November 20, 2018 Weekly Market Update
The term “Brexit” has worked its way back into the spotlight as the March 2019 deadline quickly approaches.
In June 2016, the United Kingdom (UK) held a referendum and voted to leave the European Union (EU). Over two years later, the event coined Brexit has been making headlines once again. On Wednesday it was announced that UK and EU negotiators had agreed on a draft withdrawal deal. However, the good news was short-lived as numerous members of UK Prime Minister Theresa May’s cabinet resigned in protest over the proposed agreement.
While Prime Minister May was able to secure approval from the cabinet, the sudden resignations ensure the deal will face plenty of resistance before becoming official. Next, a majority of Parliament has to approve the draft deal. This will be no easy task as May’s Conservative government does not hold a parliamentary majority and must rely on the support of other parties to get a deal passed.
In a statement to the country’s politicians in Parliament on Thursday, May said “The choice is clear, we can choose to leave with no deal, risk no Brexit at all or choose to unite and support the best deal that could be negotiated.” The UK is currently set to exit the EU in March 2019. While there is still the risk for no Brexit deal, most experts expect an agreement to ultimately be approved before the deadline.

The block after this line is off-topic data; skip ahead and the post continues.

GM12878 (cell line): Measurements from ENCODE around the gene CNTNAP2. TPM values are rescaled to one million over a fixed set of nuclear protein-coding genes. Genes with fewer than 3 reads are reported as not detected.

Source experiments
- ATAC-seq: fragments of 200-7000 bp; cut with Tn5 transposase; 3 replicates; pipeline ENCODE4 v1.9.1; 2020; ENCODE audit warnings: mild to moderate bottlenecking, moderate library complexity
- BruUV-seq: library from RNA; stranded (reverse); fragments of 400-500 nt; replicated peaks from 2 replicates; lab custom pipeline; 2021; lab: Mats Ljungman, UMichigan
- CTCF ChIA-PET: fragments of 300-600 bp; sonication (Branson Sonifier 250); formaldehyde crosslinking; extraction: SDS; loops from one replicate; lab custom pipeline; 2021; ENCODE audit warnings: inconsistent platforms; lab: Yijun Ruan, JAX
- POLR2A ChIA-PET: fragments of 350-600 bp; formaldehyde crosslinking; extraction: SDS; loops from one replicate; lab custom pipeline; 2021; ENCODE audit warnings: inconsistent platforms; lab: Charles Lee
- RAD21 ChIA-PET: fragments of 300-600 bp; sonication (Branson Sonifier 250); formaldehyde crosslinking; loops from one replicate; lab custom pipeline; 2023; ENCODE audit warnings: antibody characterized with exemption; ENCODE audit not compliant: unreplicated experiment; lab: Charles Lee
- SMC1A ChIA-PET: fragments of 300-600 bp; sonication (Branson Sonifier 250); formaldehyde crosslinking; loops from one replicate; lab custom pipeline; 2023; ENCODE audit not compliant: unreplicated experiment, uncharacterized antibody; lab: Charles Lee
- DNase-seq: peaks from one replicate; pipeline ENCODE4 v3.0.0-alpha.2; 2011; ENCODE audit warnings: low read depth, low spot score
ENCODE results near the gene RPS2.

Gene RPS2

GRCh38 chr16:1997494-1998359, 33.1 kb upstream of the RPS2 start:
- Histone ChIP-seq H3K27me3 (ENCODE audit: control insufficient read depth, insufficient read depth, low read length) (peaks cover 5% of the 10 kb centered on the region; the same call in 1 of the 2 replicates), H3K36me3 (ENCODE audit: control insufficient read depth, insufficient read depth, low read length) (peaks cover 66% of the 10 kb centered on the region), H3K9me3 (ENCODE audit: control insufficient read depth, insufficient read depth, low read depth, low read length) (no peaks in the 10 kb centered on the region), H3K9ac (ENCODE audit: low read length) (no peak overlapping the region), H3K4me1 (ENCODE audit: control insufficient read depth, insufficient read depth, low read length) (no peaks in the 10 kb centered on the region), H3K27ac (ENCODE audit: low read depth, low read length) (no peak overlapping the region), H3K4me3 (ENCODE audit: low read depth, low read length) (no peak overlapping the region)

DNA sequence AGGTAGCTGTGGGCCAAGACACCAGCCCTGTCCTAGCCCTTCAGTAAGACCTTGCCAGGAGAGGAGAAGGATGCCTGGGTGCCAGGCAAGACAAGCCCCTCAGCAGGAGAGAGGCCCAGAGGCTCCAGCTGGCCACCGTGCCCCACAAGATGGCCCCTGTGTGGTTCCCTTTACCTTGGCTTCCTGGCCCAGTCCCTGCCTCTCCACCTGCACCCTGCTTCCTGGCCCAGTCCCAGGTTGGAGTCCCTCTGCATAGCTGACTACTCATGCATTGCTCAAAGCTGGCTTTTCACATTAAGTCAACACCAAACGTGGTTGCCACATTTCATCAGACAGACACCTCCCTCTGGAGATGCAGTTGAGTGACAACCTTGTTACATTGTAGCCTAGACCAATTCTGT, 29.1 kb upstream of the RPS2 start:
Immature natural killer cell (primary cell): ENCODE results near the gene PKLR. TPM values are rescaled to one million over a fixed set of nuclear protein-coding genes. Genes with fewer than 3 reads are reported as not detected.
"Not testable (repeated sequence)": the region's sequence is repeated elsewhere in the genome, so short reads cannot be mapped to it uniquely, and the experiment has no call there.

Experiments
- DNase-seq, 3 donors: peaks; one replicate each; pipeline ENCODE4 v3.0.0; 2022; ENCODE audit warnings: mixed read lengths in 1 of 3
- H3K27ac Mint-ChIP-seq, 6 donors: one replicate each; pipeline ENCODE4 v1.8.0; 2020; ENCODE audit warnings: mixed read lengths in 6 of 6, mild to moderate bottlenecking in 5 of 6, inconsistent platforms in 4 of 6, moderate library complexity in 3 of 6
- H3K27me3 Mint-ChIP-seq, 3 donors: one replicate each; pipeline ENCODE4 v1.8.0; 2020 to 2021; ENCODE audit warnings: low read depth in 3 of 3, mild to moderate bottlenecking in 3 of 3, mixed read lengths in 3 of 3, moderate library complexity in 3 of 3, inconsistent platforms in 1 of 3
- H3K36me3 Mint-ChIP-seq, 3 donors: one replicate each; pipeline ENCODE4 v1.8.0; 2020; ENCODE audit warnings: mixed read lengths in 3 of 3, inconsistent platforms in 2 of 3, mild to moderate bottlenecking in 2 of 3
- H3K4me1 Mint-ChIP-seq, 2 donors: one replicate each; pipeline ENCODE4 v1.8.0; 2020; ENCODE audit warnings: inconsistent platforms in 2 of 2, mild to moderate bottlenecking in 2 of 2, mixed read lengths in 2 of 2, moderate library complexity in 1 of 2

The recent Brexit drama is just another example of the numerous geopolitical risks investors have faced throughout 2018. Short-term “newsworthy” events and trends can intensify market noise, making it difficult to focus on the fundamental drivers behind markets. This is why it is imperative for investors to have a plan they can stick to for the long-run. As investors we need to stay committed to our long-term financial goals. Staying focused on our long-term investment objectives and maintaining a disciplined investment strategy can help reduce market noise and increase the odds of a successful outcome over time.